India’s Orange Weeks (or) Kanwar Yatra

( ျမန္မာဘာသာ )

In mid-July heat, encountering people dressed in orange, walking very energetically on the road is something unusual for me.

Men, women, teenagers and young children, all wearing a similar orange one looks to be very beautiful to me and its very eyes catching too.

When I look at them closely, I noticed that they are not just walking. They are carrying something on their shoulders. What exactly is this? Well, they are carrying yoke or pole.

A single pole carry covered water-pots by balancing the middle of the pole on one or both shoulders. These poles are usually made of bamboo and almost every pole is highly decorated. These very colorful and decorative designs truly represent “Colorful India”.

Some people are walking around in a cart and some are carrying water bottles on their body instead of pole.

I am just very interested to know what exactly this is…


This festival is called Kanwar Yatra. It’s celebrated yearly in Northern India during Monsoon (July or August). Direct translation would be Kanwar is a single bamboo pole carry water-pots across shoulders and Yatra means a journey or procession.

It is an annual pilgrimage of devotees of Shiva (Hindu God) comes out from their city or village, walk and get together at the Ganga’s Sources and fetch holy waters from Ganga River to bring it back to Shiva temples in their city of origin.

(There have 3 main Gods in Hinduism, Brahma-the creator, Vishnu-protector and Shiva-the destroyer)

Millions of devotees of Shiva who come from different parts, to Hindu Pilgrimage places such of Haridwar, Gaumukh, Gangotri and Sultanganj and get together, worship there, take holy water and return to their residences and offer donations to Shiva.

The participants in this pilgrimage, who walk with passion, look very active and very enthusiastic. It looks very infectious to me.

Participants come from different places, from remote villages to big cities. On an average a participant walks around 500km to 800km by foot to complete this pilgrimage.  


Another interesting thing is that individual participant has different commitments. For example, some people commit that they will go, take water and come back within 2days, some 3days or 4days, some people carry their old family members on the yoke, and some commits not to sleep or rest.

Before 1990, only hundreds of believers gathered for this celebration. But now it became tens of thousands of people who join for this long distance pilgrim walk. So every year in mid-July, government authority divert the roads and reserve for those who walk.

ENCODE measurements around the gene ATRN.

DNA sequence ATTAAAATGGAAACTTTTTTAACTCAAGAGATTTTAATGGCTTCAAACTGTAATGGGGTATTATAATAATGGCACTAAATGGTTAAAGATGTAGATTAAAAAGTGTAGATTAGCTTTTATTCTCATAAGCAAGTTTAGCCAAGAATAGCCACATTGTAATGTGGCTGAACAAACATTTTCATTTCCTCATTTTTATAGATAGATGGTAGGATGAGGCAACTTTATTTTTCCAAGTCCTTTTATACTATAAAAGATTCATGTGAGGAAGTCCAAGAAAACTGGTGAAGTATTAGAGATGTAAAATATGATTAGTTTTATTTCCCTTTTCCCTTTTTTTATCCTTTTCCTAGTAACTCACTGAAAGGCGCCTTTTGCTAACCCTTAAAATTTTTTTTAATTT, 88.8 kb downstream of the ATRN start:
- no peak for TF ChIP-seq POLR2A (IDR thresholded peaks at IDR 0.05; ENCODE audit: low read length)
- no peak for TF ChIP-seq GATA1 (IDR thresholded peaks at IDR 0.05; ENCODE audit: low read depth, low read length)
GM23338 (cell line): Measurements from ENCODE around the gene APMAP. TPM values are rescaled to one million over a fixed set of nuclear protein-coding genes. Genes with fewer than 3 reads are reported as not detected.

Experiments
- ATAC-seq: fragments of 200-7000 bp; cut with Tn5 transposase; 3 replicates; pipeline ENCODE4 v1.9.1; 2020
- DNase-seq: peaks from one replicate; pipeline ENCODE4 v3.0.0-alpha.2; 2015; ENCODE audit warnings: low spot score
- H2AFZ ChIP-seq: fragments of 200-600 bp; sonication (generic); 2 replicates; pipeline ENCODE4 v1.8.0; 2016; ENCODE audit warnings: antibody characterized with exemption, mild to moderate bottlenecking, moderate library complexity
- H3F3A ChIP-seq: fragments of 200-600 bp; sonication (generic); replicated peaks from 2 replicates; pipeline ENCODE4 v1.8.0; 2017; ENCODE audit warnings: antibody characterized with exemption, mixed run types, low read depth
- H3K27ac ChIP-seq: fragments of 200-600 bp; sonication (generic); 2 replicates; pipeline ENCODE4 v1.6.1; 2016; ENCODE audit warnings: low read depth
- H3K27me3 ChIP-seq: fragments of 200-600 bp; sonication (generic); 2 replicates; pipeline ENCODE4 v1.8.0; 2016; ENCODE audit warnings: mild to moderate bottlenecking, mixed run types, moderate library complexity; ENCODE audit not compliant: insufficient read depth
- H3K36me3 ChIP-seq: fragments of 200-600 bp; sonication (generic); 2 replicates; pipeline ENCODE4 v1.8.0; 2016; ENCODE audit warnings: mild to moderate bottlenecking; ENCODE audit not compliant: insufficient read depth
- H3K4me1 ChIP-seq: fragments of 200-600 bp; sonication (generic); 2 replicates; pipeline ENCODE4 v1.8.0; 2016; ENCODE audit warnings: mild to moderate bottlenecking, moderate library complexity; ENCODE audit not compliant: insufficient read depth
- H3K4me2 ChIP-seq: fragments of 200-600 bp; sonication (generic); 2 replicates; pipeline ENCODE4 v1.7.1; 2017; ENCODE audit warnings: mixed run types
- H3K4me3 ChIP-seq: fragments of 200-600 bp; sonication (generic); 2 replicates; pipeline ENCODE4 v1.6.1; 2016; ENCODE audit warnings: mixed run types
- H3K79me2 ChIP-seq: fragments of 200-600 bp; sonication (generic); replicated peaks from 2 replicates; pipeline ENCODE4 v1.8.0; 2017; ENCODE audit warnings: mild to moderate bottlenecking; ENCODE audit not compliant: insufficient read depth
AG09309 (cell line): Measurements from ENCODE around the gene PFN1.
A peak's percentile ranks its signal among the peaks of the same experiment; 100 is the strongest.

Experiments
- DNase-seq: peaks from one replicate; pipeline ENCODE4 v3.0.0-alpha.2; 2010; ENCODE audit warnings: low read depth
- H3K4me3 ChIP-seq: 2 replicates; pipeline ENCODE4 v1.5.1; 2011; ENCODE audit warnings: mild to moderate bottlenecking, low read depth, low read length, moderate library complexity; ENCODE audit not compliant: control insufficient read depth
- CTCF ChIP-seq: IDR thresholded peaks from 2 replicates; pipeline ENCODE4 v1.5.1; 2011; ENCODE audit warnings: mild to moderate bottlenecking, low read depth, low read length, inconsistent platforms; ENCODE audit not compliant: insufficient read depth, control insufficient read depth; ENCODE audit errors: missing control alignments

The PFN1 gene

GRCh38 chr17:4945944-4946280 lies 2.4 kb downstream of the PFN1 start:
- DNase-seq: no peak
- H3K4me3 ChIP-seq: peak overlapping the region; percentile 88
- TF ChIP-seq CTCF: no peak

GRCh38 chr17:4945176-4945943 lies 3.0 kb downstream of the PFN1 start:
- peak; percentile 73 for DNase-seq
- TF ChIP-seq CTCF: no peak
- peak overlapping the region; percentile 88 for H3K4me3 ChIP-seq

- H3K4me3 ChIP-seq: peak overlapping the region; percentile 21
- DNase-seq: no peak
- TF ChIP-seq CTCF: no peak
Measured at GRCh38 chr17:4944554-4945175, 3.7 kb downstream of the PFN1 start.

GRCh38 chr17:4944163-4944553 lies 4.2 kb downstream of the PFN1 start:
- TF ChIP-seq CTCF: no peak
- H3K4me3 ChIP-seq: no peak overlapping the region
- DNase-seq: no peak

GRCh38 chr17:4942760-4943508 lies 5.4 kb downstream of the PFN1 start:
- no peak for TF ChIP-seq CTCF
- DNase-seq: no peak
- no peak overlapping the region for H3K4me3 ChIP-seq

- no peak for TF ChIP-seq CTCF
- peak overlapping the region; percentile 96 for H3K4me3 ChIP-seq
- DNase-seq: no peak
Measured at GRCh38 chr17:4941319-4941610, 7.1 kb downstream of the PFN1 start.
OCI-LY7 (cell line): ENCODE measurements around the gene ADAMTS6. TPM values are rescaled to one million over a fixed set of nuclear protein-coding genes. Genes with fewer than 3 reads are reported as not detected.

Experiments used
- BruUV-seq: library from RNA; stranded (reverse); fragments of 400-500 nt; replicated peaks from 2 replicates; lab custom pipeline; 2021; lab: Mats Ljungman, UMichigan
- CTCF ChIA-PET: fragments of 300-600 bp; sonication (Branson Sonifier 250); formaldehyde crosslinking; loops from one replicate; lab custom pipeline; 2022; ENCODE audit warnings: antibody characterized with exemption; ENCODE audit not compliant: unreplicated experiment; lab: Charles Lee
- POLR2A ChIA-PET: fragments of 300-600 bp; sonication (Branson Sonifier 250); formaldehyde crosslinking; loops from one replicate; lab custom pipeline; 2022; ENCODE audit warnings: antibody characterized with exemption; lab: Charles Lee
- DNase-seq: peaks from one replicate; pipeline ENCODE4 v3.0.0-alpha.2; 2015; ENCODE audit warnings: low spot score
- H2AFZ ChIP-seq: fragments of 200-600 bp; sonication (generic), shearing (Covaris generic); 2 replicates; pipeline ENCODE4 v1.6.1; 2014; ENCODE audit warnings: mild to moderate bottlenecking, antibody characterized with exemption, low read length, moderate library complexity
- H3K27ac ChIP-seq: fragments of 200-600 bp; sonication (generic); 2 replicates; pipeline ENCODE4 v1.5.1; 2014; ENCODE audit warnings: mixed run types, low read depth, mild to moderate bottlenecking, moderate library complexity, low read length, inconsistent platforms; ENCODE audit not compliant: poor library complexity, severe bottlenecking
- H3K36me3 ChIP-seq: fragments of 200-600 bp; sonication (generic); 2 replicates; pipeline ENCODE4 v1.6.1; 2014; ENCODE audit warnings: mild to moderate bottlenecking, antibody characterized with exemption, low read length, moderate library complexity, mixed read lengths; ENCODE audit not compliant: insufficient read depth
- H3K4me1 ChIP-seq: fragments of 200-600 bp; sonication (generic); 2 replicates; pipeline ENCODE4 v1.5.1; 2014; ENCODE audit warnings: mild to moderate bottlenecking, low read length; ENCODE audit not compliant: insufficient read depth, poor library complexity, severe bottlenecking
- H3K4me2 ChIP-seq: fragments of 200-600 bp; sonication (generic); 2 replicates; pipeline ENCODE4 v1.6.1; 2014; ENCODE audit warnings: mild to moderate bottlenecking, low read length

There have a lot of pavilions along the route that people donate food, medicine and for taking rest.

When they stop in a pavilion, they are not supposed to keep their yoke on the ground as a symbol of respect to the holy Ganga water which they are carrying. Because of this, outside every pavilion they make bamboo stands to hang the yoke.


By the changing of era, some people use vehicles such as bikes, motorcycles, cars and trucks. They are also going to Ganga usually in groups made of family, friends and or neighbors and return to their residences.


Everything has good and bad parts so does this festival.  It causes heavy traffic jams almost everywhere and some non-participants also think that this is less beneficial and more bothersome.

The government seriously monitors this pilgrim walk that participating tens of thousands of people. The government is taking caring for the concern of safety, to minimize accidents and crimes and controlling heavy traffic too.


Among the participants, some are very young and they start playing pop and electro music along the way. They play music the whole night and even dancing, something really enjoyed by young pilgrims. Elder participants complaint about the dilution of traditional values because of such music. Local peoole complaint about the noise and disturbance. Government authority and polices complaint about crowd management, law and order. Well, this event doesn’t make everyone as happy as it seems.


Millions of participants in this pilgrimage seem exhausted but their strong commitments, belief and faith make them like “legendary mythical travelers”….


3 thoughts on “India’s Orange Weeks (or) Kanwar Yatra”

  1. Nice to read about this interesting festival.Is this festival only celebrated in North India ? I heard that they also celebrate this in west bengal ?

    1. Thanks for your comment.
      I think it’s also celebrate in west bengal but I don’t have too much information about it.

  2. I actually snickered out loud about when reading about doing battle with my water bottle. I feel so much more Grok-like now toting my SS water bottle across campus now! Thanks, Mark!

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